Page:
Posted: Thu 8th Sep 2022
#SheMeansBusiness, Meta's initiative for female entrepreneurs, provides free online training on social media and digital marketing for women across the UK who want to start or grow a business.
Delivered by Enterprise Nation's accredited trainers, the programme involves quarterly events, monthly meet-ups and a purpose-built resource hub on Enterprise Nation's online platform. The aim is to help trailblazing women push boundaries and redefine what's possible for women in business.
We're catching up with business owners who have found the programme's support and guidance beneficial to their ventures. Here, we talk to Hannah McVie, whose business Homely Knots sells her handmade macramé homeware items.
Please introduce your business – what does it do and why did you choose to sell this particular product?
I'm a self-taught macramé artist, and the business was born out of a passion for creativity and a love of textile home interiors. I create a variety of eco-friendly and high-quality handmade gifts and home décor products that help transform the energy of a space.
My aim now is to help people who are feeling overwhelmed and anxious, just like I was at the start of the pandemic. I want to support them in focusing that energy and creating products for their home, or to gift to loved ones, so they can feel a sense of achievement. That's why I'm due to launch my DIY kits this month.
What circumstances that led to you starting your business?
Working as a nurse throughout the pandemic, I was in desperate need of an artistic outlet to calm my mind after a day's work. I'd previously studied fashion and textiles so knew I'd be drawn to a textile-based creative outlet.
After searching for an alternative way to be creative, I found macramé. I was drawn to the variety of textures and endless possibilities of homeware items that could be custom designed to fit any décor. Customising products always feels so much more personable and I've created some of the most amazing products through this exact process. They're now my best sellers.
You started a business at a really difficult time. What support did you seek when setting up?
Foolishly, I thought starting a small business would be a lot easier than it has been. I'd seen so many people doing it at the start of the pandemic.
However, there are many more elements to it that I hadn't even considered. Not only in regards to running the business, but things like making sure you're representing your values and ethics through your brand, and then attracting your ideal customers. It's been a work in progress.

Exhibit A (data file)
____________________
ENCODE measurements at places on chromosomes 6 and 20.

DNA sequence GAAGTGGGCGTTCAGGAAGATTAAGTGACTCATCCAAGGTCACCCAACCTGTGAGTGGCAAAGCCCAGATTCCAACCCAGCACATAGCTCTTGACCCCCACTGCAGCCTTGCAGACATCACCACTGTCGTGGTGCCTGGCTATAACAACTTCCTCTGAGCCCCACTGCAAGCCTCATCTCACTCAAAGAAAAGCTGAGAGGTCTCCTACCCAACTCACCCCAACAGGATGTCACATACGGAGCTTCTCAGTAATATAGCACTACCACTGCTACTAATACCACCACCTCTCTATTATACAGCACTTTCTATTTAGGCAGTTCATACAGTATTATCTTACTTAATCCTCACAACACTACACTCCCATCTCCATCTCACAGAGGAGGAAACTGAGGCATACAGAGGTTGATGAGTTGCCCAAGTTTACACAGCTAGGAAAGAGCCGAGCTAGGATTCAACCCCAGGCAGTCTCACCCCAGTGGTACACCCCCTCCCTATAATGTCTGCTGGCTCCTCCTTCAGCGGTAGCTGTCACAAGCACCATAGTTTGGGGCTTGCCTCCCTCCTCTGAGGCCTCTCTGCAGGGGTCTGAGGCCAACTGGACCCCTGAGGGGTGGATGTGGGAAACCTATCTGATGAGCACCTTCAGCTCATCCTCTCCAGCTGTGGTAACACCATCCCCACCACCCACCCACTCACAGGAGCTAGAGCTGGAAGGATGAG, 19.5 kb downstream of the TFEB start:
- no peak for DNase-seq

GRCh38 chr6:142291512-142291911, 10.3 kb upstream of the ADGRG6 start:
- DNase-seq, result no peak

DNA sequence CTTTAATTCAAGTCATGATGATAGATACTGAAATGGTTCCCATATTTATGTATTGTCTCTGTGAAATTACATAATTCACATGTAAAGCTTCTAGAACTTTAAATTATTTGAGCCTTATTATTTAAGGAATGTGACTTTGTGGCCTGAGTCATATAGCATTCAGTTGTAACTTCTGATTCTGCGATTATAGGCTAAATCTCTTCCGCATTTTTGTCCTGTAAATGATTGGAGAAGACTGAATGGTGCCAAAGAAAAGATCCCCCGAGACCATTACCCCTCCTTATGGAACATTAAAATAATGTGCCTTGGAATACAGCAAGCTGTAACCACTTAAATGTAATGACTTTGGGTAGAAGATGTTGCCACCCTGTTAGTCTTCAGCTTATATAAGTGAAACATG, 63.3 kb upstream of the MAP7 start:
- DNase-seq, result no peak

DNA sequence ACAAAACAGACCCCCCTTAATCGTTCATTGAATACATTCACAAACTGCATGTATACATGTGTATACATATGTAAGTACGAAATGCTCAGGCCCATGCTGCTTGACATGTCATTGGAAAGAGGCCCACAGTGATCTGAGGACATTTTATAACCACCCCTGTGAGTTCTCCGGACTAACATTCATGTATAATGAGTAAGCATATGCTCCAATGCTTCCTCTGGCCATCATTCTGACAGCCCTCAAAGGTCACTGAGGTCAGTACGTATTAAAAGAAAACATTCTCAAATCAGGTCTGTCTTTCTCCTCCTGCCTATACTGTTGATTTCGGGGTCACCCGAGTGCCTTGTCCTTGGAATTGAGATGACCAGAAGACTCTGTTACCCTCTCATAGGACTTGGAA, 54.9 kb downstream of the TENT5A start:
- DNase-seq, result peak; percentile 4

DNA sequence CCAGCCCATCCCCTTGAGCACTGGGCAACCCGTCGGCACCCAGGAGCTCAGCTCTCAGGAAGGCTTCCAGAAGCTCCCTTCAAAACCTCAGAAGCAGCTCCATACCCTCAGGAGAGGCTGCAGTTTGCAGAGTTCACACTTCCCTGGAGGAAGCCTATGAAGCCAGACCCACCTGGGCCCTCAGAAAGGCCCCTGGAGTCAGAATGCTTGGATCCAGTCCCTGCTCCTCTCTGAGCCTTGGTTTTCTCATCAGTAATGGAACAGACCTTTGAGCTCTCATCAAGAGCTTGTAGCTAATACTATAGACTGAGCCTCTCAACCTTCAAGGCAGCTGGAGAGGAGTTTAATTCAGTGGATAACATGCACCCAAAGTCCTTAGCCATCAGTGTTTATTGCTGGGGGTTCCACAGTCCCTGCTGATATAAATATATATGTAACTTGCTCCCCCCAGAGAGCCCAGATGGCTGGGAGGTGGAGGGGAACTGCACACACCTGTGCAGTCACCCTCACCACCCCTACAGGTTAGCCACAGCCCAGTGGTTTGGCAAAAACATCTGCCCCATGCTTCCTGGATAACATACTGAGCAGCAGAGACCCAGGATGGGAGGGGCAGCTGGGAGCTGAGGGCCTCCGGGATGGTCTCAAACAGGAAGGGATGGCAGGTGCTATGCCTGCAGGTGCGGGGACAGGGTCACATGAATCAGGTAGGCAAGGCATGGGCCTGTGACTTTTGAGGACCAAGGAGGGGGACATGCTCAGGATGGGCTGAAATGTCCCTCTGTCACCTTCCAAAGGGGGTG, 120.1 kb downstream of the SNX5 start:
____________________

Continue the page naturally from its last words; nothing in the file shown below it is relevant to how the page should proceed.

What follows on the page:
In those early periods, what problems did you encounter? And how did you overcome them?
Oh my goodness, there were so many! I didn't look for funding or ask for support, as I'd started the business as a hobby and I wasn't sure what I was entitled to apply for or how to do it. I was winging it, very badly.
I'd done no research, which is quite surprising considering I'm the complete opposite in my personal life. I used some of the cheaper shopping platforms that didn't promote my business, and didn't think about branding, business values, marketing strategies or the technology a business would require.
I've learnt all this as I've gone along, but it's lovely to look back on the progress I've made and implemented into my business over time.
How did you learn of the #SheMeansBusiness programme? How has it helped you?
This March, I decided to join Lisa Johnson's One To Many programme, which meant I had to be more present on Facebook. It's at that point I began seeing adverts for #SheMeansBusiness and entered the Meta x NatWest Go Beyond competition back in May.
I was unsuccessful, on this occasion, but I received details of all the available training and certified programmes Meta provides. So I try to take part in those when my schedule allows.
How important is social media in helping you promote and market your business?
So important. I rely heavily on my social media presence – I use Facebook, Instagram and Messenger for the business – as that's where I generate over 60% of the leads to my website and engage with my customer base the most. It's also where I've made the best group of social media friends and learn about businesses and markets within my local area.
What are the most important lessons you've learned from going into business?
Over the last two years, I've learnt who I am as a person and what I want from my business and personal life. It's only now through all this training and investment in my business that I've begun portraying and sharing myself as the face of my business across my social media and website.
I'm proud of what I've achieved and the circumstances in which I started and can't wait to see where Homely Knots leads me in the next few years.